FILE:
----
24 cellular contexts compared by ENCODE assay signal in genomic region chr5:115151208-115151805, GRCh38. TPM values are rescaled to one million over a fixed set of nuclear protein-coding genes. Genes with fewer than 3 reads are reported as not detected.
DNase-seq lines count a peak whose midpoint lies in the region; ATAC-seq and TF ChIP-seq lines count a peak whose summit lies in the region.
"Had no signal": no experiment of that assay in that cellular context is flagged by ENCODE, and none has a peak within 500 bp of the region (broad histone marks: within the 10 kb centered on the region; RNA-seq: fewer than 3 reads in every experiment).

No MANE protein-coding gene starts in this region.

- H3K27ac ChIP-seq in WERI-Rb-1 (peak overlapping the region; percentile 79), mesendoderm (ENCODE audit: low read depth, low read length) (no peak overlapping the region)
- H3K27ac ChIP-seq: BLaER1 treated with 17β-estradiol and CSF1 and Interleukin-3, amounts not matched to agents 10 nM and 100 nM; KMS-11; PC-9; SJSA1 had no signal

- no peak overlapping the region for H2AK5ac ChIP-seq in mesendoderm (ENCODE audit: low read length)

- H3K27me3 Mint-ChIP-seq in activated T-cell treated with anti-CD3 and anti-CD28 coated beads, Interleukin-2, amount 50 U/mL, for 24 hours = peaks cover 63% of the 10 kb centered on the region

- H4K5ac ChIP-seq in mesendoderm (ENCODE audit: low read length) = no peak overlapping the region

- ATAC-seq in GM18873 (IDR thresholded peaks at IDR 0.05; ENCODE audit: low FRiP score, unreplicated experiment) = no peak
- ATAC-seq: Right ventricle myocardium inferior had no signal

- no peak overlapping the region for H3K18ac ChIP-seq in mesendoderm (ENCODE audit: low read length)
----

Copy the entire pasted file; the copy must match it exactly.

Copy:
24 cellular contexts compared by ENCODE assay signal in genomic region chr5:115151208-115151805, GRCh38. TPM values are rescaled to one million over a fixed set of nuclear protein-coding genes. Genes with fewer than 3 reads are reported as not detected.
DNase-seq lines count a peak whose midpoint lies in the region; ATAC-seq and TF ChIP-seq lines count a peak whose summit lies in the region.
"Had no signal": no experiment of that assay in that cellular context is flagged by ENCODE, and none has a peak within 500 bp of the region (broad histone marks: within the 10 kb centered on the region; RNA-seq: fewer than 3 reads in every experiment).

No MANE protein-coding gene starts in this region.

- H3K27ac ChIP-seq in WERI-Rb-1 (peak overlapping the region; percentile 79), mesendoderm (ENCODE audit: low read depth, low read length) (no peak overlapping the region)
- H3K27ac ChIP-seq: BLaER1 treated with 17β-estradiol and CSF1 and Interleukin-3, amounts not matched to agents 10 nM and 100 nM; KMS-11; PC-9; SJSA1 had no signal

- no peak overlapping the region for H2AK5ac ChIP-seq in mesendoderm (ENCODE audit: low read length)

- H3K27me3 Mint-ChIP-seq in activated T-cell treated with anti-CD3 and anti-CD28 coated beads, Interleukin-2, amount 50 U/mL, for 24 hours = peaks cover 63% of the 10 kb centered on the region

- H4K5ac ChIP-seq in mesendoderm (ENCODE audit: low read length) = no peak overlapping the region

- ATAC-seq in GM18873 (IDR thresholded peaks at IDR 0.05; ENCODE audit: low FRiP score, unreplicated experiment) = no peak
- ATAC-seq: Right ventricle myocardium inferior had no signal

- no peak overlapping the region for H3K18ac ChIP-seq in mesendoderm (ENCODE audit: low read length)